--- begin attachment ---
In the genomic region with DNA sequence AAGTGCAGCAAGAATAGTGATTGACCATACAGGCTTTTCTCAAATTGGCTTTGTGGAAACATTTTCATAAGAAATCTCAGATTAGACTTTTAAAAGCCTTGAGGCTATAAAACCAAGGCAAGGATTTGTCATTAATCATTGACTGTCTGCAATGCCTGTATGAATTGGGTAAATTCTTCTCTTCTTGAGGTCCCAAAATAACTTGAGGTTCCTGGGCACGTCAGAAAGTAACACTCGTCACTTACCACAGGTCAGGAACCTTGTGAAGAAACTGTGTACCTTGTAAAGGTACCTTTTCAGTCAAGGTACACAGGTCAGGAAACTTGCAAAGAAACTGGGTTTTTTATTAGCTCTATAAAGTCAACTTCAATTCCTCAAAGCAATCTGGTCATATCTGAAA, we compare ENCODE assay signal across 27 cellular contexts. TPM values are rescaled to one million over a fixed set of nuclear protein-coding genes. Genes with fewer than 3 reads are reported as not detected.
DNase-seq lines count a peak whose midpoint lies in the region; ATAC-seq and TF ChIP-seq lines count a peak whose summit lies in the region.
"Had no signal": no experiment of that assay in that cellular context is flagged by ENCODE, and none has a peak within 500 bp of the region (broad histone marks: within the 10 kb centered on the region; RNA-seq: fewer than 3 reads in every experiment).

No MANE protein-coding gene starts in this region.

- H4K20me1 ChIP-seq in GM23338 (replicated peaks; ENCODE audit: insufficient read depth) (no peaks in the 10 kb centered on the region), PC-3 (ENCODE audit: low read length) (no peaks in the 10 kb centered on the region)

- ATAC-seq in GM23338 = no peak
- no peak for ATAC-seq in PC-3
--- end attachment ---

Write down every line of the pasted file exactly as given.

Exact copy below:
In the genomic region with DNA sequence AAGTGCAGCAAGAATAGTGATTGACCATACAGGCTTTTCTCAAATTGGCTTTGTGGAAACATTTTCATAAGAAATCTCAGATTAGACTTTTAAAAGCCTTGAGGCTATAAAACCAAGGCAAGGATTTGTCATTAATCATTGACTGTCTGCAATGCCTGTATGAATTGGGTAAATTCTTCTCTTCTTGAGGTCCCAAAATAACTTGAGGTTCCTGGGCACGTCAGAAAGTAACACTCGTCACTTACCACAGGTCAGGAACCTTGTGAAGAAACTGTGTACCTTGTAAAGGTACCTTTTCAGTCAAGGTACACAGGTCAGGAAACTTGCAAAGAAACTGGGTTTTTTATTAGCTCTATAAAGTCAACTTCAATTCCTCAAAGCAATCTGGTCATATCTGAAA, we compare ENCODE assay signal across 27 cellular contexts. TPM values are rescaled to one million over a fixed set of nuclear protein-coding genes. Genes with fewer than 3 reads are reported as not detected.
DNase-seq lines count a peak whose midpoint lies in the region; ATAC-seq and TF ChIP-seq lines count a peak whose summit lies in the region.
"Had no signal": no experiment of that assay in that cellular context is flagged by ENCODE, and none has a peak within 500 bp of the region (broad histone marks: within the 10 kb centered on the region; RNA-seq: fewer than 3 reads in every experiment).

No MANE protein-coding gene starts in this region.

- H4K20me1 ChIP-seq in GM23338 (replicated peaks; ENCODE audit: insufficient read depth) (no peaks in the 10 kb centered on the region), PC-3 (ENCODE audit: low read length) (no peaks in the 10 kb centered on the region)

- ATAC-seq in GM23338 = no peak
- no peak for ATAC-seq in PC-3